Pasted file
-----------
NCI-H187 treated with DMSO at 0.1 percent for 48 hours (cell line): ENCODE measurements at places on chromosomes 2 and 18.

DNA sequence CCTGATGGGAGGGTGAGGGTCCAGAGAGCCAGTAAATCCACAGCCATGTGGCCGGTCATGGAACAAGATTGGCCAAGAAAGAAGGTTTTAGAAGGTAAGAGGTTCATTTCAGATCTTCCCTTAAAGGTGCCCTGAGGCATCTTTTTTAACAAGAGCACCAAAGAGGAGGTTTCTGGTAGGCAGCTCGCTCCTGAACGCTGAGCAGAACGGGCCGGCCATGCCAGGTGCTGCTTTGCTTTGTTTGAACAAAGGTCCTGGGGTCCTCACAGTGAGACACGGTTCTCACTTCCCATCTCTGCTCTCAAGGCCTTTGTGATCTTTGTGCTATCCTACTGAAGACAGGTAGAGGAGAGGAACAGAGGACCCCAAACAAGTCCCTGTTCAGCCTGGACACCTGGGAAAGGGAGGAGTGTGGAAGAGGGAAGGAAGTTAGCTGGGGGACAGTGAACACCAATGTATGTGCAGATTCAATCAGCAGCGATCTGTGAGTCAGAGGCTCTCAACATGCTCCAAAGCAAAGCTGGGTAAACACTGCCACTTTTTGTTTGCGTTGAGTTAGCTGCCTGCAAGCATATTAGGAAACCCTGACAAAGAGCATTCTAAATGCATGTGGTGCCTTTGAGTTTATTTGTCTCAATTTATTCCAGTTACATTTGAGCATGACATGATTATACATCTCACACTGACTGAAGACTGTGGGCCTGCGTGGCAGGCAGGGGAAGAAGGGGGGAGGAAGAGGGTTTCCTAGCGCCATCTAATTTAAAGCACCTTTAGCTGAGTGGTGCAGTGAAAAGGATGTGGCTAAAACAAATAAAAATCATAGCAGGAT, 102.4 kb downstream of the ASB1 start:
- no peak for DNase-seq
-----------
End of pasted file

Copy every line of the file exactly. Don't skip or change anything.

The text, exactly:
NCI-H187 treated with DMSO at 0.1 percent for 48 hours (cell line): ENCODE measurements at places on chromosomes 2 and 18.

DNA sequence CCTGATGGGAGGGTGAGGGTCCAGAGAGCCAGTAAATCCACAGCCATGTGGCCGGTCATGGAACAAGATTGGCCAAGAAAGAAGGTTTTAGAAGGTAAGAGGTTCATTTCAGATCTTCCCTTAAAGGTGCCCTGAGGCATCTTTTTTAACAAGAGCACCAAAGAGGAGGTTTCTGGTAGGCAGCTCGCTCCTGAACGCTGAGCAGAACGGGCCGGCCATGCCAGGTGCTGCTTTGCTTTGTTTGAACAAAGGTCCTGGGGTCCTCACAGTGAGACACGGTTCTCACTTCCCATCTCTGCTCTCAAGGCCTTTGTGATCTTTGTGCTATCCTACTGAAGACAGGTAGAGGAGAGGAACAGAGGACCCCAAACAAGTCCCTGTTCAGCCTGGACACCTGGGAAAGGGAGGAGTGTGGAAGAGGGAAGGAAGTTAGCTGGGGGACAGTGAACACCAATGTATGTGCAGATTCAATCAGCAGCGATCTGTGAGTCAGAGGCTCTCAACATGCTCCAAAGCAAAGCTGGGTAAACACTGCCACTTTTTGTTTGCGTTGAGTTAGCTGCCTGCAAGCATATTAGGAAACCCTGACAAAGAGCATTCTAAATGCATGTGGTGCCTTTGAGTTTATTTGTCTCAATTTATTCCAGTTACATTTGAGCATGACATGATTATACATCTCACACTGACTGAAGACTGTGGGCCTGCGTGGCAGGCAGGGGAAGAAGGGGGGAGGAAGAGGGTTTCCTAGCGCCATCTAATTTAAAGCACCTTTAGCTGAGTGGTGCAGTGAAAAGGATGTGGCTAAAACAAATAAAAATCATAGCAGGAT, 102.4 kb downstream of the ASB1 start:
- no peak for DNase-seq